“Wait here for the bus to Ingapirca,” advised the driver through the open door as he rumbled away from El Tambo’s central plaza.

“You’re going to Ingapirca too,” asked someone from behind.

The person’s accent sounded quite different from the melodious, Cuencan Spanish that I was used to hearing.  Curious, I spun around to find a bright-eyed, silver-haired gentleman approaching me.

“Yeah,” I answered.  “Where are you from?”

“Colombia,” he responded.  “You?”

“The United States, but I’ve lived in Cuenca for the past few months.  I teach English there,” I replied.  “So, how do we get to the ruins?” 

“A bus is supposed to come by soon.  The ride is about twenty minutes long and costs 50 cents,” the light-skinned man informed me.

Shortly after, a rickety blue bus pulled up to the decrepit curbside.  I followed my fellow tourist onboard and wedged my way into a pair of seats that were practically on top of the ones in front of them.  With my knees pressed against the backrest facing me, I tried my best to breathe as the vehicle violently shook.  I was amazed that the windows didn’t shatter because they viciously rattled as the decaying auto fought its way uphill.  Eventually, the exhausted bus slowly rolled into a dusty lot, parking alongside a couple of its teammates.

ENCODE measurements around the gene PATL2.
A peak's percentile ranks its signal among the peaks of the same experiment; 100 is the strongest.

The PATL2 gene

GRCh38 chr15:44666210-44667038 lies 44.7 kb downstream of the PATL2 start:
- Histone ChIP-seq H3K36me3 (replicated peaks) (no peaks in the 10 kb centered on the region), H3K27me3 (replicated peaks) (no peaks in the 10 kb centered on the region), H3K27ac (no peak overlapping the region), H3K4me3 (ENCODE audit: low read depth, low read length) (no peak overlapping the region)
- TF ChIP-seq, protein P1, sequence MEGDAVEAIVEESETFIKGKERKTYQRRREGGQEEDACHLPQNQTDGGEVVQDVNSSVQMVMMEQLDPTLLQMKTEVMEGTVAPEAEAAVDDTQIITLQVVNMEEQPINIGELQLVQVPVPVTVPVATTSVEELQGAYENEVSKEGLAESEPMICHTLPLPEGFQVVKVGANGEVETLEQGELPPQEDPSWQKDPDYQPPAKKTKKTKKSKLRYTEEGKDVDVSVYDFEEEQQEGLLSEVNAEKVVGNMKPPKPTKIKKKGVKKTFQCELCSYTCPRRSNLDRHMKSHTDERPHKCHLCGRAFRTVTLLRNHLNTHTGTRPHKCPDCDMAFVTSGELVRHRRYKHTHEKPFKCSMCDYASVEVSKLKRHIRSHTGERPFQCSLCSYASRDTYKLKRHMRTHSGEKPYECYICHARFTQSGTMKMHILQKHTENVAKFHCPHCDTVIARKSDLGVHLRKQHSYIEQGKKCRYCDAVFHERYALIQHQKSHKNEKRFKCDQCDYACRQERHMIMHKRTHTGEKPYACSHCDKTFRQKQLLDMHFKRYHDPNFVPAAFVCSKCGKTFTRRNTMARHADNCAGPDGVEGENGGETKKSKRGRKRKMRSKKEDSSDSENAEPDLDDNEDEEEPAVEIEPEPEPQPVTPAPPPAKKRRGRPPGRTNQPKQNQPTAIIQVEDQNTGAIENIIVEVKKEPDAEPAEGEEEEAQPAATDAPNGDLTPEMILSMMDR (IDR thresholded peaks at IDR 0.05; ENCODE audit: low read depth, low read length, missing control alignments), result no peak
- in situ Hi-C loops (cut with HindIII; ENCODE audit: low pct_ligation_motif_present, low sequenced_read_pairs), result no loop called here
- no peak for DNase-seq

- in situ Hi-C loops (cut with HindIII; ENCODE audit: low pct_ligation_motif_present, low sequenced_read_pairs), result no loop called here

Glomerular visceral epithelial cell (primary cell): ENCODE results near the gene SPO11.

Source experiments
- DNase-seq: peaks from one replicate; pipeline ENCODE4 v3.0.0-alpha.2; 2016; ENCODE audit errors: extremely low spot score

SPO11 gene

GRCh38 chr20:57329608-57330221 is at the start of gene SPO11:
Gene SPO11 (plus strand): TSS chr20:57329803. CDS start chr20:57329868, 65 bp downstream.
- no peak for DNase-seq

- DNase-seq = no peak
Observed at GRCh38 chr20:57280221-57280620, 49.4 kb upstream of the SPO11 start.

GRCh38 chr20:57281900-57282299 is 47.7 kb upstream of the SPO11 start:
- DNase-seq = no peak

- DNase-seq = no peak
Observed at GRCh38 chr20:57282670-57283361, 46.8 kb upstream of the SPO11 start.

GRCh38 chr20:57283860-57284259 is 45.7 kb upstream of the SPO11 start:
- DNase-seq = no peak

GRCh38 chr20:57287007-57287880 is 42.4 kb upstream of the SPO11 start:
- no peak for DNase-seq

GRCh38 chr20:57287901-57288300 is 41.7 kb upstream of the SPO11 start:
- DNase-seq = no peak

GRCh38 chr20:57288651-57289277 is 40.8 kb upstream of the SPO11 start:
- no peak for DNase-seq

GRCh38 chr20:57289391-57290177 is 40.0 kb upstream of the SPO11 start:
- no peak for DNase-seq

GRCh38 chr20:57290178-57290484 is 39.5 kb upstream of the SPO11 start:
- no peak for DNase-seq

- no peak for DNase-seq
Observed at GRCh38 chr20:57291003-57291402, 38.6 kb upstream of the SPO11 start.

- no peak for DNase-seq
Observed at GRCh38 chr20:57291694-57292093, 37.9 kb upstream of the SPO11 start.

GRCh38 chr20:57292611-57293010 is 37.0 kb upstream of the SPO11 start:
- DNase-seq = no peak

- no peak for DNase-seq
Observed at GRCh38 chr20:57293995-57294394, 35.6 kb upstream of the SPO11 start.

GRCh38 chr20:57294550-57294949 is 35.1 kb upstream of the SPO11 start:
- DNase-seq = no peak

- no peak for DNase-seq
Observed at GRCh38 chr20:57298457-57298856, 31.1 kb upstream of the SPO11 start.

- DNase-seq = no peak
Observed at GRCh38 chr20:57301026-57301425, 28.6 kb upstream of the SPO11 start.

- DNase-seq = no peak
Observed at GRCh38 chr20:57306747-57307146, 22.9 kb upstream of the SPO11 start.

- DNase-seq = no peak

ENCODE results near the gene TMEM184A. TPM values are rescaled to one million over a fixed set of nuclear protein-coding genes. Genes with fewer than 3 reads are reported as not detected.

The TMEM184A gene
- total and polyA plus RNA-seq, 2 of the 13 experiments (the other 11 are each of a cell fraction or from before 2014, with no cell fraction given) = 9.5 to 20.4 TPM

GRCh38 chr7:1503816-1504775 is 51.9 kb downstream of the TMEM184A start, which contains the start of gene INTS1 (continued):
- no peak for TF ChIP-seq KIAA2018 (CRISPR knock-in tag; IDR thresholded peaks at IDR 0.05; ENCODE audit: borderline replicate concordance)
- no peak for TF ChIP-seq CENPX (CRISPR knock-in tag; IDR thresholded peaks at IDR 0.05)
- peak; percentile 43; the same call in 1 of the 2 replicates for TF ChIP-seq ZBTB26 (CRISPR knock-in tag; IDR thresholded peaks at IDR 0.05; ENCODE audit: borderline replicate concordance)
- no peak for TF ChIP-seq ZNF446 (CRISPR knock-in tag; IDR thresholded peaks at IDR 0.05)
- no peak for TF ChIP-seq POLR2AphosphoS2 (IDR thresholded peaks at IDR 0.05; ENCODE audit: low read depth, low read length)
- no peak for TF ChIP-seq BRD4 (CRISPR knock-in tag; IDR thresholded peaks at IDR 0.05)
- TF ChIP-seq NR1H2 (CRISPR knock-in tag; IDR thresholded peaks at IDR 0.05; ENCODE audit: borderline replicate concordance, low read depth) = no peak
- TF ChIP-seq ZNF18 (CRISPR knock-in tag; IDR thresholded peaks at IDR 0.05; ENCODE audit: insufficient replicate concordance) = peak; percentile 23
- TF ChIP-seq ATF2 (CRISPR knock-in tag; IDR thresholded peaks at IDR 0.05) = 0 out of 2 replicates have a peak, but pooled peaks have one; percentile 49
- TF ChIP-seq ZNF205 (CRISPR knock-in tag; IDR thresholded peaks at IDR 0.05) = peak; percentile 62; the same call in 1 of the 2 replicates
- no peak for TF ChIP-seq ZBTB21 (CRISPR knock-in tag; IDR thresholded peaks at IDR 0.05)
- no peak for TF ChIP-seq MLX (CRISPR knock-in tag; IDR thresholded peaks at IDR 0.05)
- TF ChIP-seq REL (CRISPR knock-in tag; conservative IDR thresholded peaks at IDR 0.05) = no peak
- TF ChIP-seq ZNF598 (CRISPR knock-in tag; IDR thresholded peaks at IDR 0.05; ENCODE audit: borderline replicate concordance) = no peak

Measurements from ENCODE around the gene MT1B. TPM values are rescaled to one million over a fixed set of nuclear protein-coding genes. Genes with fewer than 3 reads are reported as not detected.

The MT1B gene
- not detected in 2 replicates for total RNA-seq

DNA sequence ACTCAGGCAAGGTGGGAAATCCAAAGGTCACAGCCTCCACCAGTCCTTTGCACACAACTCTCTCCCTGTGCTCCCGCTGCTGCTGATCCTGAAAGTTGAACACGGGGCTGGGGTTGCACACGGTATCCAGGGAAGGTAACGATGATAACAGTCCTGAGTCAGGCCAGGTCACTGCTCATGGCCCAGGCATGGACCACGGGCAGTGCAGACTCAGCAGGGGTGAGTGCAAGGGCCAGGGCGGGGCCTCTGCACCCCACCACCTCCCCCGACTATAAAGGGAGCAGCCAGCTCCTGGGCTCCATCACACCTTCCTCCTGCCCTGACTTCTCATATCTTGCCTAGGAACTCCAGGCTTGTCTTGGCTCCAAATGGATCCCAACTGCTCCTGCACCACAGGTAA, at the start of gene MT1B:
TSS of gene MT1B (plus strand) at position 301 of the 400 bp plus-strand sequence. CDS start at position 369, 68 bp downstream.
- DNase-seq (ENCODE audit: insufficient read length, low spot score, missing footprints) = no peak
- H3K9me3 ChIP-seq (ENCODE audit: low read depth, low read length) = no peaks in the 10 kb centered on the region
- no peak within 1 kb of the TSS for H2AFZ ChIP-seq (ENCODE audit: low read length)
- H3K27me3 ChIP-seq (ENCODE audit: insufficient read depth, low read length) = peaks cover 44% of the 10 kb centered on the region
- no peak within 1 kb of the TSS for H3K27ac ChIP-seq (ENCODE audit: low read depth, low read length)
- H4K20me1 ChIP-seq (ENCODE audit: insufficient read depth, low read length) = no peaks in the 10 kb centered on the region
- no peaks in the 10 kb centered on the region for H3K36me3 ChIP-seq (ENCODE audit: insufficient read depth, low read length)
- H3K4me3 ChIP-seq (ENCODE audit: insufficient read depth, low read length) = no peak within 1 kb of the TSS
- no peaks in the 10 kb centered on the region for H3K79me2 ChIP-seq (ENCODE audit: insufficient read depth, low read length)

“There they are,” said one of the Chilean girls seated in front of me.  (I overheard them tell the Colombian that they were from Santiago).